So, it’s safer for women to endure; and enduring is misread as consent.  

Even though drowsy dude believes that women have agency, he also probably believes that there’s some “equality gap” in sex. Meaning women are still gatekeepers for sex: if a man wants sex, he has to endure anything from romantic comedies to giving oral sex to get there.  

If he has to endure – when her enthusiasm wanes, but she doesn’t say no, isn’t that basically the same thing as he did during that rom-com?  


Not even close.  

Understanding that a mismatch in communication exists is the starting line for trying to solve the problems around consent.  

 Bad sex versus sexual assault 

Some men understand that it’s not even close. Some also understand that women may agree to things for fear of harm. But these maybe-woke men may not have the experience or trust in themselves to interpret the non-verbal cues other men ignore.  

These maybe-woke men go hard into overcorrecting. They either won’t make any advances – because if you’re not in a situation with non-verbal cues it’s impossible to misread them – or they’ll get enthusiastic consent for some vanilla sexual activities without deviating from those.  

Maybe-woke dudes don’t want to misread non-verbal cues, and they don’t want to ask for more in case that’s unduly threatening or coercive. This is all fine if vanilla is enough, but it’s also a recipe for bad sex for a lot of people.  

Right now there’s no good way for men to learn how to have good sex. As it stands, most men learn proper sexual relations through a handful of healthy sexual relationships with a couple of sex-positive and confident women. That’s both a vanishingly small per cent of the population and a massively unfair burden to put on women.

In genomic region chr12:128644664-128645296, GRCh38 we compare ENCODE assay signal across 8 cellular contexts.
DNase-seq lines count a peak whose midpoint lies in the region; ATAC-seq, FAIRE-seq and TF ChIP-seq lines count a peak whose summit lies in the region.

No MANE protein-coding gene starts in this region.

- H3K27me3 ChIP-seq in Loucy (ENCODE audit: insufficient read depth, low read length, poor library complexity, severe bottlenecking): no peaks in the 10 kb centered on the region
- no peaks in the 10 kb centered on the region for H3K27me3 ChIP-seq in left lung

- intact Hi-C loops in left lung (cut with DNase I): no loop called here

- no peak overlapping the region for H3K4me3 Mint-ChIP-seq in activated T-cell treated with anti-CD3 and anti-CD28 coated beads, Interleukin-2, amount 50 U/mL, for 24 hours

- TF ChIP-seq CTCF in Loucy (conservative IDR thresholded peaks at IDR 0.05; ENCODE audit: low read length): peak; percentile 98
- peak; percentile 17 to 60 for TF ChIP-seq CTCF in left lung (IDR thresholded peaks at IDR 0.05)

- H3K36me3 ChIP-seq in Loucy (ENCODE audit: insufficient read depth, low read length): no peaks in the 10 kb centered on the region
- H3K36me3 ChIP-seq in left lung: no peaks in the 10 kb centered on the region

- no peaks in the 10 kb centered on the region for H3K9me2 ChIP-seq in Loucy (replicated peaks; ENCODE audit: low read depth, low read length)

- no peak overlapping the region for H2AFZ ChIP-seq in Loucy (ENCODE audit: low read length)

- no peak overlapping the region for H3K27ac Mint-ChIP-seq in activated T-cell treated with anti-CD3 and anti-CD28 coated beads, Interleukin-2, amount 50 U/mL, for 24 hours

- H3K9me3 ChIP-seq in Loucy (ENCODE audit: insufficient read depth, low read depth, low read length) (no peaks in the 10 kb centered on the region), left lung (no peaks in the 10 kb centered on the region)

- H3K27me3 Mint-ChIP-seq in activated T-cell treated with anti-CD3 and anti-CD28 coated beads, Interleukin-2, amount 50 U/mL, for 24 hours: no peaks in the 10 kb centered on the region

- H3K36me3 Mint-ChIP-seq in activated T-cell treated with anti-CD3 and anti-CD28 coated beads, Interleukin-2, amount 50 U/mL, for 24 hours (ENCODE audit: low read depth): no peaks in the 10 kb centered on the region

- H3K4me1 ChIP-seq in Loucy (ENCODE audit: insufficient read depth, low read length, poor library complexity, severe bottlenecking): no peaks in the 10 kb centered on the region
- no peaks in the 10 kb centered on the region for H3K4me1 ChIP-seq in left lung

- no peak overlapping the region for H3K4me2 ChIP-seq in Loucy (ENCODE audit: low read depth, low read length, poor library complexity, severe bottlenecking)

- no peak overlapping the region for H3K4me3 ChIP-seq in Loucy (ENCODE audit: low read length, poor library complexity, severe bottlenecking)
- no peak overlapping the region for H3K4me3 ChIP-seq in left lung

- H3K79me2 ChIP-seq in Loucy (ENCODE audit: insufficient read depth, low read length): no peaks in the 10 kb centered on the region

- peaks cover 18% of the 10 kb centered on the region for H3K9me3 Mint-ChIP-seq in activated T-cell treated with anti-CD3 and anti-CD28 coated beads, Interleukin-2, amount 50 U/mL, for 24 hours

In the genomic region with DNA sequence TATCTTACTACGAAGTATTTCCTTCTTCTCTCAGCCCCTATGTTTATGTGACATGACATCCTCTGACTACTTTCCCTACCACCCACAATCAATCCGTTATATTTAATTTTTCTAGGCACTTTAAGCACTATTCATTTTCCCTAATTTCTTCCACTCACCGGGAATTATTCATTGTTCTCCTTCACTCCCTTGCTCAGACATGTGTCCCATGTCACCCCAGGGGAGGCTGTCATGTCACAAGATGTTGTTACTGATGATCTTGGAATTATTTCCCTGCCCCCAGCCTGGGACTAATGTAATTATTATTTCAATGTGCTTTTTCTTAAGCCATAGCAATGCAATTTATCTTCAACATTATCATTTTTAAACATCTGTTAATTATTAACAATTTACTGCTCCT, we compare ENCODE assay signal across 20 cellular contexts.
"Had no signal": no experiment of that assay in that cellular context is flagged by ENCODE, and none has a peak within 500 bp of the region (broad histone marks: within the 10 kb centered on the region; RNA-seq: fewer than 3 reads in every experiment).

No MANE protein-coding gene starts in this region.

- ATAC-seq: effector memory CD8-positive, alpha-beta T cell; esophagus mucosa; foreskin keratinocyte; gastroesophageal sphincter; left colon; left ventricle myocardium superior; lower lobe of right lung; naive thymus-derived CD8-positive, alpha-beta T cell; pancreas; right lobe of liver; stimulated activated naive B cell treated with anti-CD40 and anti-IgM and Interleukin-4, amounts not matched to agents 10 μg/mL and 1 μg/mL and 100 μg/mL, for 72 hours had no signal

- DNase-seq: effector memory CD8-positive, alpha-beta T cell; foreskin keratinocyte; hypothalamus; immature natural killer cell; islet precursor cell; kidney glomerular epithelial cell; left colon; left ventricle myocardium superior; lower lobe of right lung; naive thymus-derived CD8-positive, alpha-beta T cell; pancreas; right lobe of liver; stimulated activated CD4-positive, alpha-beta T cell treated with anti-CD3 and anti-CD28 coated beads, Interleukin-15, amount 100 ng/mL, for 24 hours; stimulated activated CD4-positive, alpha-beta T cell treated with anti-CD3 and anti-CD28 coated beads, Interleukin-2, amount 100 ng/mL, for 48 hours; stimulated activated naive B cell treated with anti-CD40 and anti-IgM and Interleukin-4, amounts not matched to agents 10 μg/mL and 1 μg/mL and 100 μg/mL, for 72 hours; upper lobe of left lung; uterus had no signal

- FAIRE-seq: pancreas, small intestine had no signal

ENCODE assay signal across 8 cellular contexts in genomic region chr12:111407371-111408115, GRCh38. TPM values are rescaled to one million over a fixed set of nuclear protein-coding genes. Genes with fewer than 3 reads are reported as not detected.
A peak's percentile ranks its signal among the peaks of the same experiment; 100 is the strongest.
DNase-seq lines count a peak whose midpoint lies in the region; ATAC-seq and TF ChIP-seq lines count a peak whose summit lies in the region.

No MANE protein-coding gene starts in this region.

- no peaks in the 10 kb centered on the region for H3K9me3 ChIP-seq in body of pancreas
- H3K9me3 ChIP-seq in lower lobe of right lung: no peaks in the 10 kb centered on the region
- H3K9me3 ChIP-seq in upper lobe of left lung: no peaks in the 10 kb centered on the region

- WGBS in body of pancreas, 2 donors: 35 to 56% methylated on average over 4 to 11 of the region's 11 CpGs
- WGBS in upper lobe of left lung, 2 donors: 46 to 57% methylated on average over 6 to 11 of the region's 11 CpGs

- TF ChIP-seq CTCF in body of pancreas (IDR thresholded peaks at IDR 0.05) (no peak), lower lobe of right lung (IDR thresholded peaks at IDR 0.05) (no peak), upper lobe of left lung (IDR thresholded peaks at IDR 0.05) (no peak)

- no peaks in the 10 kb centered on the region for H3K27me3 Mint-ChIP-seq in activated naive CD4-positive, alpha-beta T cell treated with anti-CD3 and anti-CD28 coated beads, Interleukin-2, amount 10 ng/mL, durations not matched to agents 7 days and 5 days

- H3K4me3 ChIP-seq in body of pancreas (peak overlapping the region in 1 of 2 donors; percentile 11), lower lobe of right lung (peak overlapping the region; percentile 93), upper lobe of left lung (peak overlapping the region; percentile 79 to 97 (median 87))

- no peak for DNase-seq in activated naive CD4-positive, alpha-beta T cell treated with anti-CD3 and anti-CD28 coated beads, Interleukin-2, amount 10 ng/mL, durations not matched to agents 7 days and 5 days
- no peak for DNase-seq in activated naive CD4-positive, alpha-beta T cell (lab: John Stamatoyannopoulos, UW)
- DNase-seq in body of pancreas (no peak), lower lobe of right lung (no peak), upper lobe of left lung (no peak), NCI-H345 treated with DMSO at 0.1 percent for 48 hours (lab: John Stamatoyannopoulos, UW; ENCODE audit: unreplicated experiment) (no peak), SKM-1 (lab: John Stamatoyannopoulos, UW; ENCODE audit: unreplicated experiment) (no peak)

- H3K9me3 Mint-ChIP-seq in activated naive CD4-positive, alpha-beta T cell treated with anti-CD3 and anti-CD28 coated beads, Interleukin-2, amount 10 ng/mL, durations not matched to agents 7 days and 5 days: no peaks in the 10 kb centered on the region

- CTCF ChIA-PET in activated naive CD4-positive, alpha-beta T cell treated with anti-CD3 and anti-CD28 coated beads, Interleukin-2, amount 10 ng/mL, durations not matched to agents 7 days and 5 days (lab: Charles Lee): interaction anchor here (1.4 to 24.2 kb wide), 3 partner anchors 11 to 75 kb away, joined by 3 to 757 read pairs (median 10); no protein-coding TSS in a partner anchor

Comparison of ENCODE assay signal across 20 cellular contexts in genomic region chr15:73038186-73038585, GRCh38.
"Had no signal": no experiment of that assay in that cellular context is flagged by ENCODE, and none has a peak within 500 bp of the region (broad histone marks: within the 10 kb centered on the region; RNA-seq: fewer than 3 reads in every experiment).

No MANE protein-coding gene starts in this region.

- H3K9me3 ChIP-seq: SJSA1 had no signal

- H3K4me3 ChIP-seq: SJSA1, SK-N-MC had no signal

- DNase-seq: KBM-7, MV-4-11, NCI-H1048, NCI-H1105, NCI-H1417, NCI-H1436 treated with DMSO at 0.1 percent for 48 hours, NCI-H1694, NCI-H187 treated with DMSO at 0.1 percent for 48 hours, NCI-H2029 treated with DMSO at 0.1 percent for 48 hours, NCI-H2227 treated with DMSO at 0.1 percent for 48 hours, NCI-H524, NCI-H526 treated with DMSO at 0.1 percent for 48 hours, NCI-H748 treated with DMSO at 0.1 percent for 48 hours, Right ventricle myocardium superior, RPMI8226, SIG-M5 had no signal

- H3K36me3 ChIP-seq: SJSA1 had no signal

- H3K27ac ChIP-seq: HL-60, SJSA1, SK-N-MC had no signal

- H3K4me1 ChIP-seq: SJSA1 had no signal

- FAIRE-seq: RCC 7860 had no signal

Men are half of heterosexual encounters. Men are also far and away the majority of the problem in sexual encounters.  

If we, as a society, want to fix this problem we need to force men to be part of the conversation. We need to bridge the gap between bad sex and sexual assault that’s been laid out in the in the weeks since Grace’s story has been published and dissected.  

Right now, the men who need that education the most, the Matt Damon’s of the world, can’t enter the conversation in any meaningful way. If the conversation has moved to consent culture, women’s agency and the #metoo movement at large, we’ve left a lot of men behind. The men like Damon who don’t understand what an unwanted butt pat and rape at gunpoint have in common.  

These men need a real answer to that without being shamed, dragged or clap-backed. These men need to be invited into the conversation. A too quick, too severe, shunning of someone for non-malicious ignorance means they won’t try anytime soon to re-join the conversations they need to be listening in on.